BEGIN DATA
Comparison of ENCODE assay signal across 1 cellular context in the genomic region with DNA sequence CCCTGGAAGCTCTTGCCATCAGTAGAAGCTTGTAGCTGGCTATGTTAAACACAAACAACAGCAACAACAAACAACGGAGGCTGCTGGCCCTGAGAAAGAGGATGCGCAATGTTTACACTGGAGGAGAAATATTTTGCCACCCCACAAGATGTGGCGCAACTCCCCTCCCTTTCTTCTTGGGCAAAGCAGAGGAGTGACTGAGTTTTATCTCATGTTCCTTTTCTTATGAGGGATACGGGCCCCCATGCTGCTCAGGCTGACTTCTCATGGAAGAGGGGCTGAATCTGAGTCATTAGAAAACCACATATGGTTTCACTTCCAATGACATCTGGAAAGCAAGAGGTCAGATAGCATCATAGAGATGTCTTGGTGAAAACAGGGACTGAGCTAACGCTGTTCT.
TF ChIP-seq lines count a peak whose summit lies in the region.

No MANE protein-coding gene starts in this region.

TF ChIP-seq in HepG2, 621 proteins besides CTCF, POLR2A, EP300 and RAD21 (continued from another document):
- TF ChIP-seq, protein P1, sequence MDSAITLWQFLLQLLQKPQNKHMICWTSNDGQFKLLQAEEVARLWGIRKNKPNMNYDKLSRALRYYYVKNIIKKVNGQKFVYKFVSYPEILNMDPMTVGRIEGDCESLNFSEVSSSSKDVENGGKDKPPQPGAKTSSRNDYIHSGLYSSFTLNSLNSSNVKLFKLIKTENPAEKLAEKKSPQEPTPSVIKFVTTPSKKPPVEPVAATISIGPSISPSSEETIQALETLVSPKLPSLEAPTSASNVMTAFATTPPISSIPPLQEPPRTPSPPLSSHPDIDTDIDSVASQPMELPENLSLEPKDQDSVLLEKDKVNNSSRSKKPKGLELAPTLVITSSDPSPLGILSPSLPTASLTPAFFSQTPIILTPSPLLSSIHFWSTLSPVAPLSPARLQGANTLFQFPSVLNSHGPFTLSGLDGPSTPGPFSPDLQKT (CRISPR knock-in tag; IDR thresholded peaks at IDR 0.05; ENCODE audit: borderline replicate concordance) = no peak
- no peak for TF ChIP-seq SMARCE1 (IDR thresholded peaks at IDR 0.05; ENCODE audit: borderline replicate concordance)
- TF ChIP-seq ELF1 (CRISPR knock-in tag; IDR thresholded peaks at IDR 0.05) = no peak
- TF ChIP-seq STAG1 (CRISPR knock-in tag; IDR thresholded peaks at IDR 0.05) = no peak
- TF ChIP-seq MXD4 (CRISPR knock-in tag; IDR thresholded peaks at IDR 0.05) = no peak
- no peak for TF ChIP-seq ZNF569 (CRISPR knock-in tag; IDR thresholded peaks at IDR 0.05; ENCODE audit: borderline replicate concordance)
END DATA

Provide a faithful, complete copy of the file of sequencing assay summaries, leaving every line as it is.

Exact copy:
Comparison of ENCODE assay signal across 1 cellular context in the genomic region with DNA sequence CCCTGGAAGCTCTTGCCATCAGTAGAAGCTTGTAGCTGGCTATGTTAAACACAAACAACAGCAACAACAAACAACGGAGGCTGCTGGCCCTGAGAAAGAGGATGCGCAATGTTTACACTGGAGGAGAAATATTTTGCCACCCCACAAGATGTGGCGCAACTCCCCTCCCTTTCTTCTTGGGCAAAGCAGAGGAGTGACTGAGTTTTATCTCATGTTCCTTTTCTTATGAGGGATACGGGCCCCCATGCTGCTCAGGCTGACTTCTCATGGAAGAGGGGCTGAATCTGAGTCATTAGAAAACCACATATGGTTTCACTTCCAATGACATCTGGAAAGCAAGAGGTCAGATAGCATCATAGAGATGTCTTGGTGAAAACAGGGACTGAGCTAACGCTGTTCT.
TF ChIP-seq lines count a peak whose summit lies in the region.

No MANE protein-coding gene starts in this region.

TF ChIP-seq in HepG2, 621 proteins besides CTCF, POLR2A, EP300 and RAD21 (continued from another document):
- TF ChIP-seq, protein P1, sequence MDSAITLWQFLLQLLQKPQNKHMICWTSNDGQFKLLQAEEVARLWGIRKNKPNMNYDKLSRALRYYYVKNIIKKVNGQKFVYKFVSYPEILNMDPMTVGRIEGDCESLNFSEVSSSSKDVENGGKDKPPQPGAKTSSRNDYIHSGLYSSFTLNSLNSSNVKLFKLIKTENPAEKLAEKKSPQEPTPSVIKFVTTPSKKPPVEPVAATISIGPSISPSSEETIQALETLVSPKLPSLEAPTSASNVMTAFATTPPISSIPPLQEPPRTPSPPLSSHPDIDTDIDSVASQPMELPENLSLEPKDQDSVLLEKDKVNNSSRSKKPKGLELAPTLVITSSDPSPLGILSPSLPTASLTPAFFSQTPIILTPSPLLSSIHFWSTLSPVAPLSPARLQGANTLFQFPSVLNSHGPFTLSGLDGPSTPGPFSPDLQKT (CRISPR knock-in tag; IDR thresholded peaks at IDR 0.05; ENCODE audit: borderline replicate concordance) = no peak
- no peak for TF ChIP-seq SMARCE1 (IDR thresholded peaks at IDR 0.05; ENCODE audit: borderline replicate concordance)
- TF ChIP-seq ELF1 (CRISPR knock-in tag; IDR thresholded peaks at IDR 0.05) = no peak
- TF ChIP-seq STAG1 (CRISPR knock-in tag; IDR thresholded peaks at IDR 0.05) = no peak
- TF ChIP-seq MXD4 (CRISPR knock-in tag; IDR thresholded peaks at IDR 0.05) = no peak
- no peak for TF ChIP-seq ZNF569 (CRISPR knock-in tag; IDR thresholded peaks at IDR 0.05; ENCODE audit: borderline replicate concordance)